Even before Roberto Azevedo stepped down on August 31, a year ahead of his term as Director General of the World Trade Organisation (WTO), the multilateral trade body was in a state of fix as to its role in bringing cohesion in global trading regime. While a lot of backlogs, including even those of the Doha Ministerial, were piling up with no clear roadmap for any headway, renunciation of some of the core rule-based issues by the former US President had almost threatened its existence as a global forum and multilateralism as a trade discipline. Now with significant changes on the scene, including the appointment of the new DG, is it not time to expect the WTO to keep doing what it was meant to be doing--- that too when global trade and commerce are taking the worst toll due to the Covid pandemic?
The new DG Dr. Ngozi Okonjo-Iweala, a Nigerian economist and former government minister, took charge of the WTO on March 1. On the day of her assuming office, she addressed the ambassadors and other top government envoys that make up the 164-member body's General Council and said what she had to say in the plainest terms-- without pretending to be meaninglessly optimistic. "The world", she said "is leaving the WTO behind. Leaders and decision-makers are impatient for change." She also told the envoys that several trade ministers had warned her "if things don't change," they would not attend the WTO's biggest event-a ministerial meeting-"because it is a waste of their time."
No doubt, this encapsulates the present state of the WTO, rendered so not solely because of the WTO itself but because of the situation it has been through for years. The trade war between China and America over the past couple of years that flouted WTO rules in imposing import duties, decimation of WTO Appellate Court, and threats from the US of leaving the organisation were ominous signs to dampen the morale of the secretariat. The good thing following the takeover of US presidency by Mr. Biden is his rescinding the threat of his predecessor to leave the WTO and his assurance that the US would help revive multilateralism. In an interview with Haley Ott of CBS News some days back, the new DG did sound assured by the message of support from the US President, though she refrained from making any statement on a question on American workers and American interest in global trade and commerce that the Biden administration has made known as its top priority.
However, aware that nothing in tangible terms has been done over the years but for lingering on long overdue issues, Dr. Ngozi said, "It cannot be business as usual. We have to change our approach from debate and rounds of questions to delivering results." Spelling out the role of the WTO, she further said, "All members must intensify efforts to do what they can-at home, and collectively-to foster a strong rebound. In our activities here at the WTO-on monitoring and transparency, implementation of commitments, negotiations and broader reform efforts-we must work to ensure that our organisation emerges out of this crisis more resilient than ever, and even more responsive to members' changing needs."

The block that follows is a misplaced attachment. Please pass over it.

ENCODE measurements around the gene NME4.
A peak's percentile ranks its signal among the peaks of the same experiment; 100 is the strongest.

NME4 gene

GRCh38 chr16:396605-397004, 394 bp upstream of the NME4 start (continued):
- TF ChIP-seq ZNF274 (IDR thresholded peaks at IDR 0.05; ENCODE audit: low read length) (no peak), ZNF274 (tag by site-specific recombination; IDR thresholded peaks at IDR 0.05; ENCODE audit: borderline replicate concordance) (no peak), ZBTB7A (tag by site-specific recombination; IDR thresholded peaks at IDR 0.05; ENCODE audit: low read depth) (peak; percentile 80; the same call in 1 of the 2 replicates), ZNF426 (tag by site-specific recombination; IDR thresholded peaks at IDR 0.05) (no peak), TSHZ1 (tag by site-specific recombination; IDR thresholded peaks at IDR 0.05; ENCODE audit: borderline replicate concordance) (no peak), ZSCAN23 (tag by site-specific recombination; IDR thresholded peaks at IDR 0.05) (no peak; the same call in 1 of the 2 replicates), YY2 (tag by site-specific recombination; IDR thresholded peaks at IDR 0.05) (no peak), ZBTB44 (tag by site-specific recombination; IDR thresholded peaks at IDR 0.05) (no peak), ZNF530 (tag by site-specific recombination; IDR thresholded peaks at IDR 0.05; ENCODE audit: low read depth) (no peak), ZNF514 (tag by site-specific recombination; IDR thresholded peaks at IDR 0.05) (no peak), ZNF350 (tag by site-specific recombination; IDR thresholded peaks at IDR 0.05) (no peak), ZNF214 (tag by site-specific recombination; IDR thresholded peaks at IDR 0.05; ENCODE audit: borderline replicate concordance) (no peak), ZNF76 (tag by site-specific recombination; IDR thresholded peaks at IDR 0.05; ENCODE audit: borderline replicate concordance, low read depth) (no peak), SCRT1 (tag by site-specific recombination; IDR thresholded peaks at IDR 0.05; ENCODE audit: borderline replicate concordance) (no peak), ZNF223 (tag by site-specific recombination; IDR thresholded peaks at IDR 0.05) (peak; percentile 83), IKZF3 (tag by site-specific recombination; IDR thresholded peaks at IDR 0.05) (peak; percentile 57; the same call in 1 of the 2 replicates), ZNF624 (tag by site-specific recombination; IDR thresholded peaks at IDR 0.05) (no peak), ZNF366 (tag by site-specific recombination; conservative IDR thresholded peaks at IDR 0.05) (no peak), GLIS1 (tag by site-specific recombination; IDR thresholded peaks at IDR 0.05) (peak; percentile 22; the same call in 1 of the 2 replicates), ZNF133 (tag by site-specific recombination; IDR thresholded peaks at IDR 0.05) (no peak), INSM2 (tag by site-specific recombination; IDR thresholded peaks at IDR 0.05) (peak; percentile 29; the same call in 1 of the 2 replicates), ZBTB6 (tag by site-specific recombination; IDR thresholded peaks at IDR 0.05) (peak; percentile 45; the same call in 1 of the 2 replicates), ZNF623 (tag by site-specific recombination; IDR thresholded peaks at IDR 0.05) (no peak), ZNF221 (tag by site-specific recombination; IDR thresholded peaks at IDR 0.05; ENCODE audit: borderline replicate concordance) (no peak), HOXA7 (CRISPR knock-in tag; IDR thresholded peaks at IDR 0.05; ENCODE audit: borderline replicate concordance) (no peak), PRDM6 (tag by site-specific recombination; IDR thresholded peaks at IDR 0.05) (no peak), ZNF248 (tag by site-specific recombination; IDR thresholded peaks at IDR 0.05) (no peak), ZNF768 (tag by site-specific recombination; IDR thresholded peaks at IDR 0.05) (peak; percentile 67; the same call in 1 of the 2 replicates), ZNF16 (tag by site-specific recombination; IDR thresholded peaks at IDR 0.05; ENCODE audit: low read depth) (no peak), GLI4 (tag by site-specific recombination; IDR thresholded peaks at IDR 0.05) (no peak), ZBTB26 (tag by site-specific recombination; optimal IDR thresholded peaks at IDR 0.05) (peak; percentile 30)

The challenging issue ahead of the new DG is the next ministerial conference, MC12, which was scheduled to take place on June 8-11, 2020 in Kazakhstan's capital, Nur-Sultan but got postponed due to the outbreak of the Covid pandemic. It may be recalled that the last ministerial was a failure in reaching any clear consensus on most of the issues on the agenda. So, it's not just about taking stock of the unresolved issues but also about setting out a credible roadmap on how to go about those as well as pick up emerging issues for negotiations.
It is true that the surge of regional trade deals have dented the multilateral mechanism of the WTO over the last decade as overriding priorities attracted countries to team up in such deals finding those more purposeful than what the general rules of the WTO could offer. Still, for most countries the rule-based system is crucial, particularly in redressing arbitrary trade measures taken by one against another. In this regard, reviving the appellate body is the foremost task for the new DG. As for the developing and least developed countries, they are yet to see any progress on many of the unfulfilled commitments and resolutions that need to be brought to the table, preferably well ahead of the next ministerial conference in order that things could be sorted out and firmed up conclusively. Over and above, there is an urgent need to find ways and means to help countries, especially the LDCs and developing ones, which are facing difficulties in trading goods and services in the wake of the pandemic. Also, it is important to energise programmes like Aid for Trade and undertake liberalisation and waivers in some of the core trade impeding areas.